A re-analysis of the Situational Attitudes Scale (SAS) was conducted to investigate lts generality, validity and reliability and to suggest a more conservative method of analyzing the data. Three forms of the SAS were developed under the name Situational Attitude Inventory. Forms A and B corresponded to the originals; they tested attitudes toward whites and blacks, respectively, in varying social situations. Form c was developed to test the validity of the social situations for differentiation among alternative referents, which included welfare, age, ethnicity, and physical characteristics. The SAS was administered to a random sample of new freshman and transfer students at Michigan State University in September, 1970. Data were analyzed using factor analysis and multiple t-·tests of individual items and multivariate analysis of variance (MANOVA) of scales constructed by the method of reciprocal averages (RAVE). Factor analysis demonstrated independence of SAS situations. Multiple t-test data showed that white 1970 new students had more negative attitudes toward blacks than whites. Profile analysis revealed that students reacted to the scales differentially, depending on the form of the instrument completed; aspects of the social situations affected their responses as well as the particular descriptive characteristics assigned to the actor(s). There is a "saving" of at least 89 statistical tests using this method of analysis over the previous one, as well as having a more widely understood estimate of reliability.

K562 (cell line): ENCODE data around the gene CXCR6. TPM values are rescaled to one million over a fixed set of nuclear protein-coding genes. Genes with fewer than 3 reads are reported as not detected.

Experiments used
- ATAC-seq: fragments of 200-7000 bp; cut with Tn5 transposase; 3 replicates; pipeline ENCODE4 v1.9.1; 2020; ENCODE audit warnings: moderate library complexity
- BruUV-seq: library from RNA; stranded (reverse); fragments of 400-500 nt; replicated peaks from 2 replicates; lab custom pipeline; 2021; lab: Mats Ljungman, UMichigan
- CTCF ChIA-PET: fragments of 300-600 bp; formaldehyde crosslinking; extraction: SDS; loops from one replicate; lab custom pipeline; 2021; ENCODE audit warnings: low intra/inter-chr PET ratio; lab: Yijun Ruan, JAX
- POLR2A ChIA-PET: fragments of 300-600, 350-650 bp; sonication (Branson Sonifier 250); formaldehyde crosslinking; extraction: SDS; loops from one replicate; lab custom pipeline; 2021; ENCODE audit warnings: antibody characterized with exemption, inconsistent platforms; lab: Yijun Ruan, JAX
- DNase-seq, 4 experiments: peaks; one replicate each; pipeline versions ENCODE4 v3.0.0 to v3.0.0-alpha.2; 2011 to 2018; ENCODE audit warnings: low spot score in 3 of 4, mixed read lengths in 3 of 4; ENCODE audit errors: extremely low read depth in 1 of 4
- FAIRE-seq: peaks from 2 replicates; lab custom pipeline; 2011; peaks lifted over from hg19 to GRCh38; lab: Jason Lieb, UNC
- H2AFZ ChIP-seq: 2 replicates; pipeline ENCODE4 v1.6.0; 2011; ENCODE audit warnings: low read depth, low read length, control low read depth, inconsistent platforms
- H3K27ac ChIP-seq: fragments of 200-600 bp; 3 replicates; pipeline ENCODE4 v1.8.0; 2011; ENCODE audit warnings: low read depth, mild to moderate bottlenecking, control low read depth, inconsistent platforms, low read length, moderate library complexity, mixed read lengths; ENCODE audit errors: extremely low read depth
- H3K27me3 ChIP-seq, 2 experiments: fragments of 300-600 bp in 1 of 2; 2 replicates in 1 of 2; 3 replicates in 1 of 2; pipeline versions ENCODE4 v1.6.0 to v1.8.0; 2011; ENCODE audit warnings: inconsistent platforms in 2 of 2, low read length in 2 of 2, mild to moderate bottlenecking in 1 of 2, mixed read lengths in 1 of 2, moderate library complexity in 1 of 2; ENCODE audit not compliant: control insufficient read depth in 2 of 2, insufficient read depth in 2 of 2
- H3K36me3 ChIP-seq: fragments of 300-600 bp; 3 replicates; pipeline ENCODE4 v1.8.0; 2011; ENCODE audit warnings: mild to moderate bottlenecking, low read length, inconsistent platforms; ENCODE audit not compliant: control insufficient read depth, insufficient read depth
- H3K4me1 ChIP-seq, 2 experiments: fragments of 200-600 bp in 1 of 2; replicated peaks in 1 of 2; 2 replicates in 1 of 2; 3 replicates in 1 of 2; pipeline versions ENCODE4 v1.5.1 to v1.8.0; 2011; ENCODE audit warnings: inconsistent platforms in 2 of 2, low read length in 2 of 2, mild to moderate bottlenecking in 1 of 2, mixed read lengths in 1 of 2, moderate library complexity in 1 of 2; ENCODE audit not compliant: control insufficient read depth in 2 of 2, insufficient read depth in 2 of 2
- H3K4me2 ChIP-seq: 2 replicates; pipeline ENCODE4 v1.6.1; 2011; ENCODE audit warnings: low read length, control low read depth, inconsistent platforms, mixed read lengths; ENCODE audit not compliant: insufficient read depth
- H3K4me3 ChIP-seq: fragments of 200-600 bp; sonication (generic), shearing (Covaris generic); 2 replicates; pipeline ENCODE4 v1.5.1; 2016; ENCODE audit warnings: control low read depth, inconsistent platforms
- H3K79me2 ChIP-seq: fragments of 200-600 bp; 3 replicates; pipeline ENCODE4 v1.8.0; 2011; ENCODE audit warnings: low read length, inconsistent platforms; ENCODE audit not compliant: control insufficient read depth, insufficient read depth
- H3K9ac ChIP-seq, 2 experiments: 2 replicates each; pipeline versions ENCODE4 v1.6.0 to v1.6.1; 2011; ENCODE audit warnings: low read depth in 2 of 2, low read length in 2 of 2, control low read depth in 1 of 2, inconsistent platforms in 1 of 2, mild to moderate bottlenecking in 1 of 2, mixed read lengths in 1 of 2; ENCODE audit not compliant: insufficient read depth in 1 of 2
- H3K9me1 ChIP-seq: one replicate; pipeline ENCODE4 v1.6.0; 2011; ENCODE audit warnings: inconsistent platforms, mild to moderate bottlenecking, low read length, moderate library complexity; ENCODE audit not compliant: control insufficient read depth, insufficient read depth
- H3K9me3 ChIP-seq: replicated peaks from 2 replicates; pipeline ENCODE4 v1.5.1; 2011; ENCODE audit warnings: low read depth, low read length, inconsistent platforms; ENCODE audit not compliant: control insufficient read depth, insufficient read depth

Available at: http://works.bepress.com/charles_g_eberly/19/